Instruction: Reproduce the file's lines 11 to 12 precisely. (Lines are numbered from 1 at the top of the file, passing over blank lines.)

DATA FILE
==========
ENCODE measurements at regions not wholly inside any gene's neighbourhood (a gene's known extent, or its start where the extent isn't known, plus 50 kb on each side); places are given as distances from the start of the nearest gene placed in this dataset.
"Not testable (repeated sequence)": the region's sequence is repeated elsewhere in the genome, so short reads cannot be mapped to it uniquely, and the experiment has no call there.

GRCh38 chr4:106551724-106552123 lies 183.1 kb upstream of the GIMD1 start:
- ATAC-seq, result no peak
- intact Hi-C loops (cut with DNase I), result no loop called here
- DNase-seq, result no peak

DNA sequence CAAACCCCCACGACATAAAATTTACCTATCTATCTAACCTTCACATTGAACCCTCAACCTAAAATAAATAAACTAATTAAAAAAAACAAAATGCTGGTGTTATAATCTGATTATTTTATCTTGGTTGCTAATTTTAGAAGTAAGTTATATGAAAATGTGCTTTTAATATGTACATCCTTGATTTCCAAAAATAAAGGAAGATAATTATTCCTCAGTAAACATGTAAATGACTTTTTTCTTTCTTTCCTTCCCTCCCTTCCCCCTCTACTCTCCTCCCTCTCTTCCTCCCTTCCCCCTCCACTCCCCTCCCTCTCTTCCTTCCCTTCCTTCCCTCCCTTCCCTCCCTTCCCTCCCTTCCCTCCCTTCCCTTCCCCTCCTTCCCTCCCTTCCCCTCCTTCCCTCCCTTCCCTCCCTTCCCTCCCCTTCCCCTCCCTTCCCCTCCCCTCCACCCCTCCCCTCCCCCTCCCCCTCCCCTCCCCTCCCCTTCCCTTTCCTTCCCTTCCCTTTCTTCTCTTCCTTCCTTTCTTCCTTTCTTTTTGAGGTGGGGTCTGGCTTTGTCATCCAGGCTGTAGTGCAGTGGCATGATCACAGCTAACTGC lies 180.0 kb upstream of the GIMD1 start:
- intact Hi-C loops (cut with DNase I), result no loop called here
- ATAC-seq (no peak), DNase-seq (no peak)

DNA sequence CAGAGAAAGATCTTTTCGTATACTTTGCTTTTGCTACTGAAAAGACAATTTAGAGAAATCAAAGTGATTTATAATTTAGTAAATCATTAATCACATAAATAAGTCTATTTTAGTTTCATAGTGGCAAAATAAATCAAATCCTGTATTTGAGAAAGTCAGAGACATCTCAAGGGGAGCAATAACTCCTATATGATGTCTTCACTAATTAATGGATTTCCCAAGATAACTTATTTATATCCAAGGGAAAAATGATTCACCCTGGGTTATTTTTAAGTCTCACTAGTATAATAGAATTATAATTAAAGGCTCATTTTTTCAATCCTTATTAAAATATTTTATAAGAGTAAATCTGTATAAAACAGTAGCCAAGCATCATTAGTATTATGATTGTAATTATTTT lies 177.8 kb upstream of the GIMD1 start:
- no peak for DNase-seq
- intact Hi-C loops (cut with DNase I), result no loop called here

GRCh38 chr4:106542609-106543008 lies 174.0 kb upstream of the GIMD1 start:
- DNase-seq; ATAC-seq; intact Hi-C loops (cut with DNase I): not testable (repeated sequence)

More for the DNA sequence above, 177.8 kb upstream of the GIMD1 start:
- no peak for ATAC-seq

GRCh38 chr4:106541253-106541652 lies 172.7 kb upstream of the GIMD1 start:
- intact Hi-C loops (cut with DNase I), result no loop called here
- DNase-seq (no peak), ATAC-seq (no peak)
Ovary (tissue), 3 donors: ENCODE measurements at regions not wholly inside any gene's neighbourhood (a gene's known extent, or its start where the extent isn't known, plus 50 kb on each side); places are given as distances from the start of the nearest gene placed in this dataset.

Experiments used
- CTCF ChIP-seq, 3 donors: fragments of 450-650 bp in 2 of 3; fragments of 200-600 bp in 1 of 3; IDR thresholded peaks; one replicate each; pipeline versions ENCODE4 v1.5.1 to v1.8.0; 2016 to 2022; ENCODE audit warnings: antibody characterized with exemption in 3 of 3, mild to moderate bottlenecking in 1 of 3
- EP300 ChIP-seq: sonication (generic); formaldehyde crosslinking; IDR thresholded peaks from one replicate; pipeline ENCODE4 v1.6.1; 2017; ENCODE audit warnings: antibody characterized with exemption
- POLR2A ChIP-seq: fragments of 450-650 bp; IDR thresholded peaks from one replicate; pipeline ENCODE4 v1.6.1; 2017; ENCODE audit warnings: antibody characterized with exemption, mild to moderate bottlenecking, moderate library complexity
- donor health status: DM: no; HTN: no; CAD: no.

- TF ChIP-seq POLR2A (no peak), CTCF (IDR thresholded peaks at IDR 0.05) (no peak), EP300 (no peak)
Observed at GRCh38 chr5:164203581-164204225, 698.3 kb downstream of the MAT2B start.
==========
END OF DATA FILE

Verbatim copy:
- no peak for DNase-seq
- intact Hi-C loops (cut with DNase I), result no loop called here